Around the world, companies are facing several significant workforce challenges, including a shortage of skilled workers, balancing the demand for flexibility with the needs of the business, and improving DE&I efforts. But one additional challenge is looming, and it's one that many people aren’t talking about: a crisis for the middle layer of management.
Managers are overwhelmed and exhausted. They often feel trapped by old hierarchical structures that have not adapted to new realities, and leadership expects them to meet new demands for which they are ill-prepared. The role of a manager is still essential, but many managers feel that the world has changed around them, and they aren’t sure how to adapt.
The struggles managers are facing right now can be largely captured by three significant shifts:
1. Rapidly changing work environment
The hierarchical organizational structure that originated during the Industrial Revolution has been gradually flattening for decades, but never as quickly as it has in the past ten or fifteen years with the increase in digitization and the advent of the agile movement. However, the real watershed moment for old hierarchies was the COVID-19 pandemic. As work shifted from in-person to hybrid or remote, many managers wondered how to manage people they couldn’t see daily, and a lack of training and support exacerbated the challenge.
2. Increasing ambiguity
With the shift to flexible work models, managers must make decisions about people they don’t see. In addition, as more companies adopt agile processes and work becomes more project-oriented, managers may not even have direct oversight of people on their teams. This level of ambiguity is something many managers were not trained to handle.
3. Rising call for “soft skills”
With an increasing focus on such engagement metrics as psychological safety, employee well-being, and inclusion, managers need skills that aren’t intuitive. Things like empathy are impossible to mimic authentically. Employees who don’t feel heard or understood may leave their jobs because of a “bad manager,” although the reality is more complex - often it’s a good manager who just wasn’t prepared for the employee needs of the modern era.
To help your middle layer of managers to adapt to new realities, consider some of the following approaches:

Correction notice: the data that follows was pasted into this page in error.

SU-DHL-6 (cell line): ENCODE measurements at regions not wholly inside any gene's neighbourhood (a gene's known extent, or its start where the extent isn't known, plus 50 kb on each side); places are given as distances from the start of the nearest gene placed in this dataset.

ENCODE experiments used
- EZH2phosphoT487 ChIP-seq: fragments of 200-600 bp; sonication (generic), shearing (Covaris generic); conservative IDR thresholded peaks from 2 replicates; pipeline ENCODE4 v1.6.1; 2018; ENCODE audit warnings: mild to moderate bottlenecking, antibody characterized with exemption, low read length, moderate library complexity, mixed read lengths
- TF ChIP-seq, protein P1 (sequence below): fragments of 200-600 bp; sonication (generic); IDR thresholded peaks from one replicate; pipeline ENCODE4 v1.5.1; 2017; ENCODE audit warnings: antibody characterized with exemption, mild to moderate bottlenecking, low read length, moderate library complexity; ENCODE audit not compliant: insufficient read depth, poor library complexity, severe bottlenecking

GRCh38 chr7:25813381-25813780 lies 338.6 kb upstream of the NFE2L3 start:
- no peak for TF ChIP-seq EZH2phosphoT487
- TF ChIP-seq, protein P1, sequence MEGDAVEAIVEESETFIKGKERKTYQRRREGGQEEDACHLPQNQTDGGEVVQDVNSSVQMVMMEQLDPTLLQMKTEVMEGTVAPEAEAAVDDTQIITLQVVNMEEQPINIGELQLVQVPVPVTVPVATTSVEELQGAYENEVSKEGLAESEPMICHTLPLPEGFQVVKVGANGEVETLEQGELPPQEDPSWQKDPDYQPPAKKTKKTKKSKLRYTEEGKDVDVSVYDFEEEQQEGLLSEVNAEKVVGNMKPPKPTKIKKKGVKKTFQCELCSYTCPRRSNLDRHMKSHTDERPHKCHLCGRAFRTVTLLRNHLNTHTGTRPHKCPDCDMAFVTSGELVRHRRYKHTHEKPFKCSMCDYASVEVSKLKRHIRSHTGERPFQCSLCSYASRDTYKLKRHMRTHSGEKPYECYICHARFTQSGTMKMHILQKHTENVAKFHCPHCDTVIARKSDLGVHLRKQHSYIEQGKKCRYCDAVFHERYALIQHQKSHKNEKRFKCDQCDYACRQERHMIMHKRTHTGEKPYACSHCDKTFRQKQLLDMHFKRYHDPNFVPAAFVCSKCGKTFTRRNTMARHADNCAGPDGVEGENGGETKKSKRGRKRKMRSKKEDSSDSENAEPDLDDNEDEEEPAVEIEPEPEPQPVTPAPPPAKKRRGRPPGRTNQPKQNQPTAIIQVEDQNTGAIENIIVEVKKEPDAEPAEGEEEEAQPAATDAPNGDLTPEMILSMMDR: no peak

1. Shift the focus from managing to leading
Adults don’t need to be “managed;” work should be managed, but adults should be led. Refocus management roles toward leading people while expecting individuals to manage their workload independently.
2. Move from “me” to “we”
Change the metrics for management success from “me” to “we”—in other words, from a focus on the individual manager’s results to team results.
3. Train middle managers like they’re upper level
Start focusing development efforts on your middle layer of managers. Give them opportunities to learn coaching and feedback methods and approaches that improve engagement.
4. Introduce automation
Any management tasks that can be automated should be automated. These tasks could even include automated scoring to help evaluate direct reports for raises. Such scoring would not replace human evaluation, but it would help integrate easily measurable metrics into a score for evaluation.
5. Shift from performance management to performance development
Especially in a hybrid or remote work world, managers need to move away from direct management of individual performance and toward developing their reports to manage their own work. Managers should become comfortable frequently giving and receiving feedback to allow for constant development.
With a focus on a global shortage of skilled workers and a need to develop upper-level managers, it can be easy for organizations to forget the middle. But neglecting this management layer is like neglecting proper support structures when building a home. The foundation and the décor may be excellent, but if the walls aren’t properly constructed, the entire structure will collapse. Focusing on developing the middle layer of management will keep your organization strong and help identify future upper-level leaders—and keep them around long enough to promote them.